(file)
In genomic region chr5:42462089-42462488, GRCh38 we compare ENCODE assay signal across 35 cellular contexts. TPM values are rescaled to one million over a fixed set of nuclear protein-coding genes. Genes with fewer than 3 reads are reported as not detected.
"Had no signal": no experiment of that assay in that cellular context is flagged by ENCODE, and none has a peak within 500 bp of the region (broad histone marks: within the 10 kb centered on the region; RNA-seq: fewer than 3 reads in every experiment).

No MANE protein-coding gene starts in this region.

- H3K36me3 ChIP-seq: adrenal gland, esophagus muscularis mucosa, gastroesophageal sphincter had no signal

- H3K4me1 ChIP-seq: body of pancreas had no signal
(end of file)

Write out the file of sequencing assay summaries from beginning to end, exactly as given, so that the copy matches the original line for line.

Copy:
In genomic region chr5:42462089-42462488, GRCh38 we compare ENCODE assay signal across 35 cellular contexts. TPM values are rescaled to one million over a fixed set of nuclear protein-coding genes. Genes with fewer than 3 reads are reported as not detected.
"Had no signal": no experiment of that assay in that cellular context is flagged by ENCODE, and none has a peak within 500 bp of the region (broad histone marks: within the 10 kb centered on the region; RNA-seq: fewer than 3 reads in every experiment).

No MANE protein-coding gene starts in this region.

- H3K36me3 ChIP-seq: adrenal gland, esophagus muscularis mucosa, gastroesophageal sphincter had no signal

- H3K4me1 ChIP-seq: body of pancreas had no signal